This June, British Columbia invested $359 million for future wildfire protection, with $1.2 million invested in burn projects. According to the province, it supports cultural burning which is prescribed by the Declaration on the Rights of Indigenous Peoples Act Action Plan (UNDRIP). Many fire ecologists say the support is falling short and usually fizzles out because of approval delays.
Throughout the past, Indigenous-led burns can help tame wildfires and rekindle ancient land “cleanse”. A small movement called Interior Salish Firekeeper Society with close to 20 members have been reigniting this ancient practice. It was once outlawed during colonization but is now seen as a viable option for taming wildfires.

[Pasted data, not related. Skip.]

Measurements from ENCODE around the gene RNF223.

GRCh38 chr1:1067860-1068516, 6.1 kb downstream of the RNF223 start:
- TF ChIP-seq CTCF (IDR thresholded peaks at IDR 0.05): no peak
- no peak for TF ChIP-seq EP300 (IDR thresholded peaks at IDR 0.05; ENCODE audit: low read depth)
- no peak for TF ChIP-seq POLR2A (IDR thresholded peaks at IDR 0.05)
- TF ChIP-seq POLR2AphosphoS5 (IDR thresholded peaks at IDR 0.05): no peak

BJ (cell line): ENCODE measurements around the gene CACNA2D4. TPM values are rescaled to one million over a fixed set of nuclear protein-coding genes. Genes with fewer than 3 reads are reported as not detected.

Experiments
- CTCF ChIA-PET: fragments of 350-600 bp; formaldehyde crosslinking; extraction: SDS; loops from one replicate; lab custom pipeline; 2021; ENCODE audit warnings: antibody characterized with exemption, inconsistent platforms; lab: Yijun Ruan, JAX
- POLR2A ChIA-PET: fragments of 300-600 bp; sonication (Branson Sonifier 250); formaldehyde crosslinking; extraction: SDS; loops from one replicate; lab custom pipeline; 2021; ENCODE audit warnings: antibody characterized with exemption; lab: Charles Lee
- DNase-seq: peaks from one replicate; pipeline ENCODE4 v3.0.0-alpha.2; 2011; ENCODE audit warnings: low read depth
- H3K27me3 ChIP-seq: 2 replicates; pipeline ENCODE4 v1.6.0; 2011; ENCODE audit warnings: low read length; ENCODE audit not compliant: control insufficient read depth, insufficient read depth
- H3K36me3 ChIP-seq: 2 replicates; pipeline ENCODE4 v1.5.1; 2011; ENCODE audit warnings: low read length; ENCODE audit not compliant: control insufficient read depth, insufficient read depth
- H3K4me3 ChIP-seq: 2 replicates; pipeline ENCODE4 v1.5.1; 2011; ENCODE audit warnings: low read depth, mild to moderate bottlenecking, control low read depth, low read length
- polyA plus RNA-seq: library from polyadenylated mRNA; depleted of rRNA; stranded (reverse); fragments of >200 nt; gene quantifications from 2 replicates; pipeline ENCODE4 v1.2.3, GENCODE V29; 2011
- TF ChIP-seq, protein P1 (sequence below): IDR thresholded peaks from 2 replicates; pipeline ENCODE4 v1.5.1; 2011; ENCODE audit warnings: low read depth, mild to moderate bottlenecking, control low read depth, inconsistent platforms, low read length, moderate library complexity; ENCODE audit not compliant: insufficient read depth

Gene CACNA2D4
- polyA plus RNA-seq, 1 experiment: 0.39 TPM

In the past B.C. would deliberately burn hundreds of thousands of hectares each year. Now, fewer than 10,000 hectares of land is set on fire for community protection. This year, a total of 9,100 hectares of planned burning was tracked but the number is less because not all of it burned.
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